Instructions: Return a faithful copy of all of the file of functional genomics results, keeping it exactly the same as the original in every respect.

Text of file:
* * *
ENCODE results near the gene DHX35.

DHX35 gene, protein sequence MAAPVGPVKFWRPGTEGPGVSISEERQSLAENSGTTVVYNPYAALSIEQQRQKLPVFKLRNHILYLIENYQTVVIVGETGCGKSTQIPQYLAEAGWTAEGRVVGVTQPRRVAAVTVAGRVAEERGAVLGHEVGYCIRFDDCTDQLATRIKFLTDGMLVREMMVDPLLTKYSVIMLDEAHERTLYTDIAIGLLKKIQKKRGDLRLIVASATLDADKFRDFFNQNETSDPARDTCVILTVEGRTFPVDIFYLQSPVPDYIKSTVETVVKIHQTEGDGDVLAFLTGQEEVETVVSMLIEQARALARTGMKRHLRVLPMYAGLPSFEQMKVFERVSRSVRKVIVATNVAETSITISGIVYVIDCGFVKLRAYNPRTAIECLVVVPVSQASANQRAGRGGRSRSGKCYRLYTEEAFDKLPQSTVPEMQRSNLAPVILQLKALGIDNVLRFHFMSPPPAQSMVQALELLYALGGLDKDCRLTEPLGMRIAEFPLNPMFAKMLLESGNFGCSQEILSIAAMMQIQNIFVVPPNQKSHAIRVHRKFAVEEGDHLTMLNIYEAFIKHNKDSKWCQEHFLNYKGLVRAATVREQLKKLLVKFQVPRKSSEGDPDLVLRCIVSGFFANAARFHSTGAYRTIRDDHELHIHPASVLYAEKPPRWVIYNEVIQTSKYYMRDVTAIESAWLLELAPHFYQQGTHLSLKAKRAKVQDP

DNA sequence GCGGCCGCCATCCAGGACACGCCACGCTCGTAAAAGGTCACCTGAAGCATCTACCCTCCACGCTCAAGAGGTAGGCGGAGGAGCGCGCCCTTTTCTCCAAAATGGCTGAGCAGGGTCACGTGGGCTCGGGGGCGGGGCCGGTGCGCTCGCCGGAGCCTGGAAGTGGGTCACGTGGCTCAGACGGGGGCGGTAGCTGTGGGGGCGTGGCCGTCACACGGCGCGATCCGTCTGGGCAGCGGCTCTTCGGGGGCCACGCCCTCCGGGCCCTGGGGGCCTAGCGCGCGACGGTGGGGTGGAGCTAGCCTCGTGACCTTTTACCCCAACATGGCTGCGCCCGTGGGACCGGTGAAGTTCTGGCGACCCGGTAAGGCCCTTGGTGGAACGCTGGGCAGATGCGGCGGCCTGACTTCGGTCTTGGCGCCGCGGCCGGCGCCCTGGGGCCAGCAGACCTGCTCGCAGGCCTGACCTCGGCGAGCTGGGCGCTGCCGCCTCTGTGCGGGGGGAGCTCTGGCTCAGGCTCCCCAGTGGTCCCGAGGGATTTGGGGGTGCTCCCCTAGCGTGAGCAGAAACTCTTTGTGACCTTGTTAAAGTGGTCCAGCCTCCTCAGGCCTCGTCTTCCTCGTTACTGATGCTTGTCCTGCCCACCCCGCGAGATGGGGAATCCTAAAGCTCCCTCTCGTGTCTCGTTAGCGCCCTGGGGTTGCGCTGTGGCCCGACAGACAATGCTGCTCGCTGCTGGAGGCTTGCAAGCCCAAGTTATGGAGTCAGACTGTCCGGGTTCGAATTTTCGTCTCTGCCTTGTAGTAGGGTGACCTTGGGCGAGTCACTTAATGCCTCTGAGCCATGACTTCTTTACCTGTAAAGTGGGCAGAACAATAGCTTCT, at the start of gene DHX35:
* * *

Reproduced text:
ENCODE results near the gene DHX35.

DHX35 gene, protein sequence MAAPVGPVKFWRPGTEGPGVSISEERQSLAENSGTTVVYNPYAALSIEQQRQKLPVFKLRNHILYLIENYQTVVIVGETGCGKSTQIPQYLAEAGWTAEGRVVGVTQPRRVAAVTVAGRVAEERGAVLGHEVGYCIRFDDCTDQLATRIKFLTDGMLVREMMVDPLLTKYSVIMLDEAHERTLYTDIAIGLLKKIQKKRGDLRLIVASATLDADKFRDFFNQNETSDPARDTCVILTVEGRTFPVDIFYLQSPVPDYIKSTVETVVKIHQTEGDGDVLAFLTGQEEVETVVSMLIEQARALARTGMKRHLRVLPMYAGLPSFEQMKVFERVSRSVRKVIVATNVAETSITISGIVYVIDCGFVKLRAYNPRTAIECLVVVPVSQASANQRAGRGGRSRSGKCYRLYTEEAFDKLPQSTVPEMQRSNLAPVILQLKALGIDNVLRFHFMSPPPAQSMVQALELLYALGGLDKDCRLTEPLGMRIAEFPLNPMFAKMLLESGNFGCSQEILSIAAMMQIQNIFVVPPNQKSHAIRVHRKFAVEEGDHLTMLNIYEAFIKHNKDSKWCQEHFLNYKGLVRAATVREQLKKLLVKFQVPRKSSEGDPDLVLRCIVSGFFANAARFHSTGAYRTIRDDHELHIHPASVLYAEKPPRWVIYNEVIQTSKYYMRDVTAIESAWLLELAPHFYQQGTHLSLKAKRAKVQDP

DNA sequence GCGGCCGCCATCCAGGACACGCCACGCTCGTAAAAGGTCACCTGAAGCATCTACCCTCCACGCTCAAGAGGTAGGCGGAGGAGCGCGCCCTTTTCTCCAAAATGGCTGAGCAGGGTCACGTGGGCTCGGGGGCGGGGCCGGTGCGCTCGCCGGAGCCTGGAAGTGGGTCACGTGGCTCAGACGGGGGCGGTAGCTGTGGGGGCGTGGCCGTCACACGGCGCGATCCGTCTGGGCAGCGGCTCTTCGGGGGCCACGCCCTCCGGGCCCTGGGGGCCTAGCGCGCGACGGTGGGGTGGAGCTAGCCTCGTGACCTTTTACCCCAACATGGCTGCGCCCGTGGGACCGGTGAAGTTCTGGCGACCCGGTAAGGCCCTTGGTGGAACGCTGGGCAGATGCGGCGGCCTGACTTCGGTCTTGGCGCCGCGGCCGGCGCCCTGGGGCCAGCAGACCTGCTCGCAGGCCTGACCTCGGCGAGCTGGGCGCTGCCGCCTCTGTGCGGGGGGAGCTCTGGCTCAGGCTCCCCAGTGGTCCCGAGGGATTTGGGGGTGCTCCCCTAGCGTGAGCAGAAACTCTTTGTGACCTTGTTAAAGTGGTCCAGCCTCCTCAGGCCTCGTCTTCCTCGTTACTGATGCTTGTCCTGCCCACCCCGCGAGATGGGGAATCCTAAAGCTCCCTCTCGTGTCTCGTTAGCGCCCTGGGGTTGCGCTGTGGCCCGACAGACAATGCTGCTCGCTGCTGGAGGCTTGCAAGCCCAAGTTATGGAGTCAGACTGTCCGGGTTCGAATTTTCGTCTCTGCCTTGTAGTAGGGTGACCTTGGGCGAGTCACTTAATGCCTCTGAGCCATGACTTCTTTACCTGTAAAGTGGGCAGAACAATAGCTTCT, at the start of gene DHX35: